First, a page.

Economic nexus is an encompassing term for how a state determines a connection between itself and a taxpayer, enabling them to impose a tax. Over the course of the last year, the guidelines of economic nexus have rapidly expanded in terms of where and how states can collect sales tax from out-of-state retailers in the United States.

In June 2018, the Supreme Court ruled in favor of the states in the South Dakota v. Wayfair, Inc. case. This case dramatically changed the sales tax landscape by overturning the very well-known 1992 case Quill v. North Dakota that held that retailers had to have a physical presence in a state in order to collect sales tax.Following the 2018 ruling, many states have already quickly chosen to adopt their own economic nexus rules and this trend is expected to continue.

Economic Nexus in Your State

Various states across the country have identical new economic nexus laws, while others have much different thresholds or are still in the process of enacting new laws.

South Dakota, as well as California, New Jersey and others enacted “bright-line tests” that state that retailers have economic nexus if annual sales are over $100,000 or if 200 separate transactions have occurred in the state. In Massachusetts, economic nexus is met if annual sales are over $500,000 and if 100 separate transactions are delivered to the state. Connecticut’s new economic nexus laws provide a minimum of $250,000 in sales and 200 or more separate transactions in order to collect sales tax from those retailers.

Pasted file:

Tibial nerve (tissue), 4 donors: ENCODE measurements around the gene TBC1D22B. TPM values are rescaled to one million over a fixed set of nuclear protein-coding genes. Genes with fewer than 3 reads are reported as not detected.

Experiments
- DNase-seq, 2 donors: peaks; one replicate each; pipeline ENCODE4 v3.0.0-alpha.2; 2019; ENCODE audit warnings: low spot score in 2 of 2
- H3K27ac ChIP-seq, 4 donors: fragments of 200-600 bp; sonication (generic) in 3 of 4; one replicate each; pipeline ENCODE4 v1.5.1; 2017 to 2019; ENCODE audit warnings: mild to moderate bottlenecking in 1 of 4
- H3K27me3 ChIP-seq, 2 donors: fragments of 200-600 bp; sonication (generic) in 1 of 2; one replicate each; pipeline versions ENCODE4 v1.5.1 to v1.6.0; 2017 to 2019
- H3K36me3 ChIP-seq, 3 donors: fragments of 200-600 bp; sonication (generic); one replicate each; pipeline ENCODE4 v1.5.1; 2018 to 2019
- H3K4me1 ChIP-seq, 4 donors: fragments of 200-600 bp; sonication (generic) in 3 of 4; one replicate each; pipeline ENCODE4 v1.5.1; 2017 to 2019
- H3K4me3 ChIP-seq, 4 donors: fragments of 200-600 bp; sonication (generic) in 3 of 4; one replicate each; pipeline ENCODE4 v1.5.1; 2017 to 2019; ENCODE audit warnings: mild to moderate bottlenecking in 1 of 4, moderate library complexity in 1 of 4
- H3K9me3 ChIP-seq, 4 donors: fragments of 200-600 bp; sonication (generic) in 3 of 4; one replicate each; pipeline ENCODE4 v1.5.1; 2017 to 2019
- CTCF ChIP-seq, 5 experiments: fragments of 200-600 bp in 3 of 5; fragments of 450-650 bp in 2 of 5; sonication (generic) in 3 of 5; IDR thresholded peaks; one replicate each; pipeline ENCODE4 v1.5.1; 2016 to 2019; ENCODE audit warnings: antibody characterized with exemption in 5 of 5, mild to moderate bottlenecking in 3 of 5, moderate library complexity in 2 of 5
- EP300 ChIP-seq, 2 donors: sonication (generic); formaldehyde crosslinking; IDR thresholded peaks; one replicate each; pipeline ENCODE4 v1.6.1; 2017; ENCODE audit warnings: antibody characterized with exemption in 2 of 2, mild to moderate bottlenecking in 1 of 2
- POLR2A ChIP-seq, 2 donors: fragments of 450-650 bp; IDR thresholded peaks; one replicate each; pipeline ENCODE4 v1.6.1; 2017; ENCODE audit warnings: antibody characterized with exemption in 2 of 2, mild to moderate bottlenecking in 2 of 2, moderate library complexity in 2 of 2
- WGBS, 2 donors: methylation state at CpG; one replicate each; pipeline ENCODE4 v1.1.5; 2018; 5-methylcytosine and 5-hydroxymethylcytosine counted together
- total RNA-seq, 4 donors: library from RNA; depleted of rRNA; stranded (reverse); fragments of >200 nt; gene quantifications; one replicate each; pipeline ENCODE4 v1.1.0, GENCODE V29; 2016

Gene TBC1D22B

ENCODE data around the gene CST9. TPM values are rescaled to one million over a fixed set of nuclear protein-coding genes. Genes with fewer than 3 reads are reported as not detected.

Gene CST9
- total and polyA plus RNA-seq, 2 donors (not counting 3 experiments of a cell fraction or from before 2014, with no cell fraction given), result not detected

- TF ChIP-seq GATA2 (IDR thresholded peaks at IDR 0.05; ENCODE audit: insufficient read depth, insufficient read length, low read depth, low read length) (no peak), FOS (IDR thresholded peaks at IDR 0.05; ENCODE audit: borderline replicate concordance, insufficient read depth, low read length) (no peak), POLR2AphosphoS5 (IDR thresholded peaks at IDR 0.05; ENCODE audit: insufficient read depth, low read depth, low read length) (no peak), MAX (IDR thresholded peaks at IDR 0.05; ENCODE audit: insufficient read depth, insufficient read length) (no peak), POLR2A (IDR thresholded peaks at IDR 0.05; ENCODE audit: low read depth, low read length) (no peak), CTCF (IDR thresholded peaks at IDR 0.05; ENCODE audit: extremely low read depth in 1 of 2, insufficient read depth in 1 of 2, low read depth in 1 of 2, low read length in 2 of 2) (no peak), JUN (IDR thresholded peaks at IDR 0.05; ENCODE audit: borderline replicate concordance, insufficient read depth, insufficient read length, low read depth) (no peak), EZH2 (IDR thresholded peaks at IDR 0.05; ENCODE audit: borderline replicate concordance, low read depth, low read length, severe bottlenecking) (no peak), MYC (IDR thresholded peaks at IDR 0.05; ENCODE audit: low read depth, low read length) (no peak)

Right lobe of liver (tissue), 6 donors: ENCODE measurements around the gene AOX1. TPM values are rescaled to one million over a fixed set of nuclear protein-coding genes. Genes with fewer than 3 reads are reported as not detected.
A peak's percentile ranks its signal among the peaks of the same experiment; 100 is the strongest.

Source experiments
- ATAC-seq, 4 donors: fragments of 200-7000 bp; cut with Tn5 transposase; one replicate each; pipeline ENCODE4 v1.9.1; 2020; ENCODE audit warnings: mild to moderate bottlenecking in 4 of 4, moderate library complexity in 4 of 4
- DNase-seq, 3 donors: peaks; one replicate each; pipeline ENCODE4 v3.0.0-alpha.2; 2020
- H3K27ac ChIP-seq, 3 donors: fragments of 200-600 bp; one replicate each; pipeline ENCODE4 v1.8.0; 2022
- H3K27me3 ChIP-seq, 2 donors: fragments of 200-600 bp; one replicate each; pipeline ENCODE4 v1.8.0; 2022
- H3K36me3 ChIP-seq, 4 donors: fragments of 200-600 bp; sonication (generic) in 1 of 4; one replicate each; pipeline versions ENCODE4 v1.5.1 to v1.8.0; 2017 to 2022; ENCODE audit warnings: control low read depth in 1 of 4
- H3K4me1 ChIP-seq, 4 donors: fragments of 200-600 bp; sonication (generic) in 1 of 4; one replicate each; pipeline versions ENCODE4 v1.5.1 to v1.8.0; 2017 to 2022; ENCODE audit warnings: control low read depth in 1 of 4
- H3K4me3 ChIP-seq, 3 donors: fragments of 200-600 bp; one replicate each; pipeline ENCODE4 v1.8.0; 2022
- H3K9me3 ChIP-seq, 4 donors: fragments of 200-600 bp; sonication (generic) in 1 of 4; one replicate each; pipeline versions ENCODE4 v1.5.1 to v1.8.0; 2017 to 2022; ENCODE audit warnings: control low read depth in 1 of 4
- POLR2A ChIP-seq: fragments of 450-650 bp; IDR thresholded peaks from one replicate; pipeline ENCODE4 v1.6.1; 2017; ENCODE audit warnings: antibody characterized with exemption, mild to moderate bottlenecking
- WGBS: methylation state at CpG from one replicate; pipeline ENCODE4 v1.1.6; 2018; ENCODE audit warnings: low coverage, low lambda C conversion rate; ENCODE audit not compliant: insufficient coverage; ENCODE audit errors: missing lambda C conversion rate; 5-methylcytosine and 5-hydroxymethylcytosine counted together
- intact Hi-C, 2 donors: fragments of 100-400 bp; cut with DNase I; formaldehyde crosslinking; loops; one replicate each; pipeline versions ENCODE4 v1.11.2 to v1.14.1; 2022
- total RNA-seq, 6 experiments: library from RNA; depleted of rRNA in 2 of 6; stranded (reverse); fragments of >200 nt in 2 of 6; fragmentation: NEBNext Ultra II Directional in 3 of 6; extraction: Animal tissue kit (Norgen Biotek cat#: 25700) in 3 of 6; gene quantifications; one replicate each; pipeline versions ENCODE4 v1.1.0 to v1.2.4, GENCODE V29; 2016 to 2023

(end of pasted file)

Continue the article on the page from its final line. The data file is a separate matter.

While many states have revised their economic nexus laws, other states such as New York and Texas have yet to release guidance on this subject.

It is important to note that the types of transactions included in the economic nexus calculations vary from state to state. For example, while Maryland includes tangible personal property and taxable services for delivery in Maryland, South Dakota also includes products delivered electronically in the state.

What are the next steps?

Depending on the state in which a retailer has economic nexus, there may be additional guidelines a company needs to comply with. Most likely that entails registering with the state as soon as possible. Please be sure to contact us for further guidance on deciding how these new tax requirements may apply to you.

Written by:  Haley Bean